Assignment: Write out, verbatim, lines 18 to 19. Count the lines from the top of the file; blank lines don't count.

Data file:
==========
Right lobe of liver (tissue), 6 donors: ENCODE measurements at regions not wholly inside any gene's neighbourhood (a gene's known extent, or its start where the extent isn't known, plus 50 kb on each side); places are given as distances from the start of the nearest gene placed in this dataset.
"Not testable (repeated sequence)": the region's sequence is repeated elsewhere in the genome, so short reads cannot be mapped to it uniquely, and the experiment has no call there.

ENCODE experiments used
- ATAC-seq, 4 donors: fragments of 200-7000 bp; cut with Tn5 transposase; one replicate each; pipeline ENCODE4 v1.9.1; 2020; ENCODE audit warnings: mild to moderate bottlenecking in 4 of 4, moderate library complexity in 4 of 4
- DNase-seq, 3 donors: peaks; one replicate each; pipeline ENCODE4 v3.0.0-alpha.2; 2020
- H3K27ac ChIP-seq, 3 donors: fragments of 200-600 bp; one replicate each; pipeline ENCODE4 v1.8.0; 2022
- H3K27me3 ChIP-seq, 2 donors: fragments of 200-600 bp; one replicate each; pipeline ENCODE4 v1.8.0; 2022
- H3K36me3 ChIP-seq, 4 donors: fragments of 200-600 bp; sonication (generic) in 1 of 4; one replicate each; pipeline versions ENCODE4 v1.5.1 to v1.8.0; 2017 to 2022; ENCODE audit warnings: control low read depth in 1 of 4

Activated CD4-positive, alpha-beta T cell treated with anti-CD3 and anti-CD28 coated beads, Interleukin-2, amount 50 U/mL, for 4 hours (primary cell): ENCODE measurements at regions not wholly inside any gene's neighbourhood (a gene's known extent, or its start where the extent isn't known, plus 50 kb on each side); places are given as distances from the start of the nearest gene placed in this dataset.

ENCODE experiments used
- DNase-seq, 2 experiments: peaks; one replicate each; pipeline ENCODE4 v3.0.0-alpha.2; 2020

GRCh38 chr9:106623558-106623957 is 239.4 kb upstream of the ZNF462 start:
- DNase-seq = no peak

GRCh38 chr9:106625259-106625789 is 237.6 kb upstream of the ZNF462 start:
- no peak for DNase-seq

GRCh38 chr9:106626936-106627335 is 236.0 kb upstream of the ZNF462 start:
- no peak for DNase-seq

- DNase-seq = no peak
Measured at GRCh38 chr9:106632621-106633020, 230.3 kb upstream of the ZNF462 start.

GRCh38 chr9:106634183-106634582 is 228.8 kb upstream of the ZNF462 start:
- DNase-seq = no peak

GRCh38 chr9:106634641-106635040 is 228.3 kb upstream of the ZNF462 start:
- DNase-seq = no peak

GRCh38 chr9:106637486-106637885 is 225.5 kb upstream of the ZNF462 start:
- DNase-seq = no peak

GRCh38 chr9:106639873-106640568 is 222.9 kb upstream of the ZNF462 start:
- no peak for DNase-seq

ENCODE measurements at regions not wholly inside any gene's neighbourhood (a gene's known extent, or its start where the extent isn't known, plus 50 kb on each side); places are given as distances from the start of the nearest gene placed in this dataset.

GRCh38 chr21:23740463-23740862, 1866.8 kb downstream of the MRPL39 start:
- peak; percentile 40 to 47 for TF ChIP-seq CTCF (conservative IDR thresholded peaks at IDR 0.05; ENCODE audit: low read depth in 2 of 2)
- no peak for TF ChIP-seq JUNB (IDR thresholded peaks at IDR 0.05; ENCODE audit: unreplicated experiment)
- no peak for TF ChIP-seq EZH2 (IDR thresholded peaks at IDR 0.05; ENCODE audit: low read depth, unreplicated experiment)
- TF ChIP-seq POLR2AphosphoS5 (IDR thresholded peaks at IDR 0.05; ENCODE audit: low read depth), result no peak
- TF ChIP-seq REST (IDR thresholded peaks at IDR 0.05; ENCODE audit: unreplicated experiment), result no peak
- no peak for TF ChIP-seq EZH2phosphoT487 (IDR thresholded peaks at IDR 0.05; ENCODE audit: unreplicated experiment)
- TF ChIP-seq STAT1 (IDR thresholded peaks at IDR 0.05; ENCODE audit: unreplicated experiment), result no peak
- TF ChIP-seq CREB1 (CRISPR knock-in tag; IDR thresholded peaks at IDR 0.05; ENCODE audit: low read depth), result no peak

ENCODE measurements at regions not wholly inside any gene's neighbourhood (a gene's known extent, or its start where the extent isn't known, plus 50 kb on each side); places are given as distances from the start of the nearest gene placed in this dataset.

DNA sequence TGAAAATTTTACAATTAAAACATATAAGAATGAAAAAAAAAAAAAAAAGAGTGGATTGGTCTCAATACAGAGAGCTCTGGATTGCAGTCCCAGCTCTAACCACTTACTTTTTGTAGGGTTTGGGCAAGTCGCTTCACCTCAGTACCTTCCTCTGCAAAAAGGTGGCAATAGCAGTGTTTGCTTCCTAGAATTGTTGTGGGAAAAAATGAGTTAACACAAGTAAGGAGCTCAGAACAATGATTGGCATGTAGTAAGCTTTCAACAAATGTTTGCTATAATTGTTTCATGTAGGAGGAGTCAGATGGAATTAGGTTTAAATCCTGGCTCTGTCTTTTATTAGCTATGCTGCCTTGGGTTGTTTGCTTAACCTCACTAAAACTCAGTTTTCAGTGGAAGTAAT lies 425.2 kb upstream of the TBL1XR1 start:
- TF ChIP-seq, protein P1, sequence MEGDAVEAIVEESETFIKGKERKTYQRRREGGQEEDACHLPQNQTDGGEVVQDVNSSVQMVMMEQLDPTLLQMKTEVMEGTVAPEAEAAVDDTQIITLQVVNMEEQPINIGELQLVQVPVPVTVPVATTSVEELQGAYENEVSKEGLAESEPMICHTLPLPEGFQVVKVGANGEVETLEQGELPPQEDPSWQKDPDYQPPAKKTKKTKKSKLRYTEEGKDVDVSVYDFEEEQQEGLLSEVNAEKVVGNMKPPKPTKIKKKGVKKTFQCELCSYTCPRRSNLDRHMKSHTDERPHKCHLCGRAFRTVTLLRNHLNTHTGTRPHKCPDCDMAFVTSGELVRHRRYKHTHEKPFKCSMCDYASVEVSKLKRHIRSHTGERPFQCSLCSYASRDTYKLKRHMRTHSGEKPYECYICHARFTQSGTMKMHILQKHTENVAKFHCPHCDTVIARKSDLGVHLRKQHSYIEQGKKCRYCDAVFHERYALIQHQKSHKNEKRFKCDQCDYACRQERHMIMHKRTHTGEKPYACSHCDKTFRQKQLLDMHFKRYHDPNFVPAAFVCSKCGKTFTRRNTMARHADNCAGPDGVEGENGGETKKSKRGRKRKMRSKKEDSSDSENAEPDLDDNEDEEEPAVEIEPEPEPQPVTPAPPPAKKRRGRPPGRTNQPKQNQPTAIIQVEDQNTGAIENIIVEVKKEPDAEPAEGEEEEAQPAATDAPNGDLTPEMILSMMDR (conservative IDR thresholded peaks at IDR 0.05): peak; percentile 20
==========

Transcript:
- DNase-seq = no peak
Measured at GRCh38 chr9:106632621-106633020, 230.3 kb upstream of the ZNF462 start.